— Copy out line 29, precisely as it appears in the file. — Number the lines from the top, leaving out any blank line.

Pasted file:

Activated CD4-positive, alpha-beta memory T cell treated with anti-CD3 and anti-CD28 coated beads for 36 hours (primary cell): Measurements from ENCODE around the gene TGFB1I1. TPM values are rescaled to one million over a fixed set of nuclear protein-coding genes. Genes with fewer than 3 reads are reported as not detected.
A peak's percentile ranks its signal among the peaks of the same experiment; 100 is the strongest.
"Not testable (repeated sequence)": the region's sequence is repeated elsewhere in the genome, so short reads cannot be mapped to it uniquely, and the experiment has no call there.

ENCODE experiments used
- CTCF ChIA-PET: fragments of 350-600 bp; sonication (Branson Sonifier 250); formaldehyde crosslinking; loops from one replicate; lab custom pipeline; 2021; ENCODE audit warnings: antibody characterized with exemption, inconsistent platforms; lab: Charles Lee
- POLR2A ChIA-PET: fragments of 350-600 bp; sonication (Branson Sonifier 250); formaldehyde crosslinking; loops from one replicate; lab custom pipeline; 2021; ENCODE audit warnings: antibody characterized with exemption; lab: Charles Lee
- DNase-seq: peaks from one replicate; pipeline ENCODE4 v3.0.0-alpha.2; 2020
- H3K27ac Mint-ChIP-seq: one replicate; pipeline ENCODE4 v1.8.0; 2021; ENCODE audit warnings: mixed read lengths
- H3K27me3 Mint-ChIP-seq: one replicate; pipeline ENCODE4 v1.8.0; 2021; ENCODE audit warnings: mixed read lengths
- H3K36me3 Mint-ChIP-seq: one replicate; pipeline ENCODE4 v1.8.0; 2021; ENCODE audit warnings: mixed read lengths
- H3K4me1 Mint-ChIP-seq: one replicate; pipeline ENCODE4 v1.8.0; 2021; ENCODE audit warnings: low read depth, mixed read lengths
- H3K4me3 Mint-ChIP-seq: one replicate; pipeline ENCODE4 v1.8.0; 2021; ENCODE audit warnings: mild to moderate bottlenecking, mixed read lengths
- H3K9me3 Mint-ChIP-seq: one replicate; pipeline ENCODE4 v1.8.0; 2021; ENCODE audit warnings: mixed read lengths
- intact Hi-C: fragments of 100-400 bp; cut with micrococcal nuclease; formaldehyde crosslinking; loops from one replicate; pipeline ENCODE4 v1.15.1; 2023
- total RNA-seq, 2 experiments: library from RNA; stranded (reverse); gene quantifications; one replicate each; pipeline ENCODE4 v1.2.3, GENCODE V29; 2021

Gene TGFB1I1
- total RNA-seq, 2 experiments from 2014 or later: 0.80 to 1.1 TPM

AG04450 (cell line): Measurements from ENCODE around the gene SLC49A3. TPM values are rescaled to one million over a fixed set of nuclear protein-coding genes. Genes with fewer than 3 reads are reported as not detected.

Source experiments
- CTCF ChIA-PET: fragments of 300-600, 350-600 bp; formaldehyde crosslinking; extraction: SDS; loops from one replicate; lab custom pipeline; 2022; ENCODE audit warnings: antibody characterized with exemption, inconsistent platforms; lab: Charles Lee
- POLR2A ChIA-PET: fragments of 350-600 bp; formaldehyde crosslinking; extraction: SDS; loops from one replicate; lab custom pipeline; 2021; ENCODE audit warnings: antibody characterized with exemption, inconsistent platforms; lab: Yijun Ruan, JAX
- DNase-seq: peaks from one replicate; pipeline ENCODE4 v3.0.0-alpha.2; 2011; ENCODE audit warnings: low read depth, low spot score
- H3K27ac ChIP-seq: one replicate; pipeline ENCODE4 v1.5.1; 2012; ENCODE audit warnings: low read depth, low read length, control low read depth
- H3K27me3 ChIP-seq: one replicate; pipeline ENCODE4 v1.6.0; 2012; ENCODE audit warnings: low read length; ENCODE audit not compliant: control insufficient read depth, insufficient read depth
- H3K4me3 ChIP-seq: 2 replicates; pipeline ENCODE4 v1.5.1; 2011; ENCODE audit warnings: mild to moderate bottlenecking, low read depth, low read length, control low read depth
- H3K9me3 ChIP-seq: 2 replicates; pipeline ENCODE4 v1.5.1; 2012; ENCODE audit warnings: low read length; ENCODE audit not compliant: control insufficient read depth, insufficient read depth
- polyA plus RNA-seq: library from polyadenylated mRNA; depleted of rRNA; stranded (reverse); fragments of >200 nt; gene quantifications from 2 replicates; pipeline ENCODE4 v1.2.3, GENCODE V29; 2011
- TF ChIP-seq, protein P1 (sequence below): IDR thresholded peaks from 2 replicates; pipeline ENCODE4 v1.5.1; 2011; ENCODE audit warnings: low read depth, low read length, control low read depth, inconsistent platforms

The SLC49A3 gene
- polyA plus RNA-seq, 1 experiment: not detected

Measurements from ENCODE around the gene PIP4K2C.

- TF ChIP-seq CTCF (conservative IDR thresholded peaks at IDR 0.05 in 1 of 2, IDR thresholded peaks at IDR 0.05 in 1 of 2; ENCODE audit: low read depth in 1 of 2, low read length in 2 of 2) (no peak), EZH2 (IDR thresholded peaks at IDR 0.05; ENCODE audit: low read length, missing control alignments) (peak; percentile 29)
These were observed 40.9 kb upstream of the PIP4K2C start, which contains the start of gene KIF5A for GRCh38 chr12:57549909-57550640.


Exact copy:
The SLC49A3 gene